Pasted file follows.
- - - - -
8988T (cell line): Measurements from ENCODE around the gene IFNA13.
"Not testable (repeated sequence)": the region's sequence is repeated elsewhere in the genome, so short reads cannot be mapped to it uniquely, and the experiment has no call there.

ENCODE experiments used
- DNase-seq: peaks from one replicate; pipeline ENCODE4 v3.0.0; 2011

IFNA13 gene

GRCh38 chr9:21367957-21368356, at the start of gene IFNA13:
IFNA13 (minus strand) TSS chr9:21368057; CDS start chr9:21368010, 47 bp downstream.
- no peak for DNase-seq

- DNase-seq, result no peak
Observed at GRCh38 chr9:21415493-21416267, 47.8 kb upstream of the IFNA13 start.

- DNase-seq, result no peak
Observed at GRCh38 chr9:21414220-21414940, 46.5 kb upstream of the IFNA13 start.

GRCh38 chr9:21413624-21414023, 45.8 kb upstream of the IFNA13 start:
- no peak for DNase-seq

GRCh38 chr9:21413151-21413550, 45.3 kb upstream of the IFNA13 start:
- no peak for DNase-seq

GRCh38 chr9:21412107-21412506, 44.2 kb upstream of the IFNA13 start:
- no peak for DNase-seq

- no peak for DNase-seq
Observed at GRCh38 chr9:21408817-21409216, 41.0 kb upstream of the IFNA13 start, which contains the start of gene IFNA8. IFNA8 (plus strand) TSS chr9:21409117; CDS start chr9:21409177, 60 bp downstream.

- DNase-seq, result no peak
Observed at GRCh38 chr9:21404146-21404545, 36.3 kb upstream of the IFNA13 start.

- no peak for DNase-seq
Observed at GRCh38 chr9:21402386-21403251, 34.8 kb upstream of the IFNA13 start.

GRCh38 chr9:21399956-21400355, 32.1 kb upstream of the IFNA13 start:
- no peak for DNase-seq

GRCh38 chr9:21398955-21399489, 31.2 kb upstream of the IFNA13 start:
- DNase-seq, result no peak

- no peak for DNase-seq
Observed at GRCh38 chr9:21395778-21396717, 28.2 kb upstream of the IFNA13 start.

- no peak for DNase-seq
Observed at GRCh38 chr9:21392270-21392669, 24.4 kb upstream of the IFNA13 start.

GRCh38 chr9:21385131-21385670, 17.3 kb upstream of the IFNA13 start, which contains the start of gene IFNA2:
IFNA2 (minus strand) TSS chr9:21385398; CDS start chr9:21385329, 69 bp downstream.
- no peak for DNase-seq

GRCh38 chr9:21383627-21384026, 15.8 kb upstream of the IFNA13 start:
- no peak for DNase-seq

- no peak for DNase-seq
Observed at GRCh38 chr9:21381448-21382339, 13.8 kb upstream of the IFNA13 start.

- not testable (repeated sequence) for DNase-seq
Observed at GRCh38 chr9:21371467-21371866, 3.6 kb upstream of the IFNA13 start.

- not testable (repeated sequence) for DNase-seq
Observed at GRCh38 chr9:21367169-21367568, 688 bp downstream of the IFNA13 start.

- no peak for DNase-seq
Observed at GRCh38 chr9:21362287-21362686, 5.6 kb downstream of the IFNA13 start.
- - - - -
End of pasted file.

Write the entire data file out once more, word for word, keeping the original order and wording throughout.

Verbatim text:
8988T (cell line): Measurements from ENCODE around the gene IFNA13.
"Not testable (repeated sequence)": the region's sequence is repeated elsewhere in the genome, so short reads cannot be mapped to it uniquely, and the experiment has no call there.

ENCODE experiments used
- DNase-seq: peaks from one replicate; pipeline ENCODE4 v3.0.0; 2011

IFNA13 gene

GRCh38 chr9:21367957-21368356, at the start of gene IFNA13:
IFNA13 (minus strand) TSS chr9:21368057; CDS start chr9:21368010, 47 bp downstream.
- no peak for DNase-seq

- DNase-seq, result no peak
Observed at GRCh38 chr9:21415493-21416267, 47.8 kb upstream of the IFNA13 start.

- DNase-seq, result no peak
Observed at GRCh38 chr9:21414220-21414940, 46.5 kb upstream of the IFNA13 start.

GRCh38 chr9:21413624-21414023, 45.8 kb upstream of the IFNA13 start:
- no peak for DNase-seq

GRCh38 chr9:21413151-21413550, 45.3 kb upstream of the IFNA13 start:
- no peak for DNase-seq

GRCh38 chr9:21412107-21412506, 44.2 kb upstream of the IFNA13 start:
- no peak for DNase-seq

- no peak for DNase-seq
Observed at GRCh38 chr9:21408817-21409216, 41.0 kb upstream of the IFNA13 start, which contains the start of gene IFNA8. IFNA8 (plus strand) TSS chr9:21409117; CDS start chr9:21409177, 60 bp downstream.

- DNase-seq, result no peak
Observed at GRCh38 chr9:21404146-21404545, 36.3 kb upstream of the IFNA13 start.

- no peak for DNase-seq
Observed at GRCh38 chr9:21402386-21403251, 34.8 kb upstream of the IFNA13 start.

GRCh38 chr9:21399956-21400355, 32.1 kb upstream of the IFNA13 start:
- no peak for DNase-seq

GRCh38 chr9:21398955-21399489, 31.2 kb upstream of the IFNA13 start:
- DNase-seq, result no peak

- no peak for DNase-seq
Observed at GRCh38 chr9:21395778-21396717, 28.2 kb upstream of the IFNA13 start.

- no peak for DNase-seq
Observed at GRCh38 chr9:21392270-21392669, 24.4 kb upstream of the IFNA13 start.

GRCh38 chr9:21385131-21385670, 17.3 kb upstream of the IFNA13 start, which contains the start of gene IFNA2:
IFNA2 (minus strand) TSS chr9:21385398; CDS start chr9:21385329, 69 bp downstream.
- no peak for DNase-seq

GRCh38 chr9:21383627-21384026, 15.8 kb upstream of the IFNA13 start:
- no peak for DNase-seq

- no peak for DNase-seq
Observed at GRCh38 chr9:21381448-21382339, 13.8 kb upstream of the IFNA13 start.

- not testable (repeated sequence) for DNase-seq
Observed at GRCh38 chr9:21371467-21371866, 3.6 kb upstream of the IFNA13 start.

- not testable (repeated sequence) for DNase-seq
Observed at GRCh38 chr9:21367169-21367568, 688 bp downstream of the IFNA13 start.

- no peak for DNase-seq
Observed at GRCh38 chr9:21362287-21362686, 5.6 kb downstream of the IFNA13 start.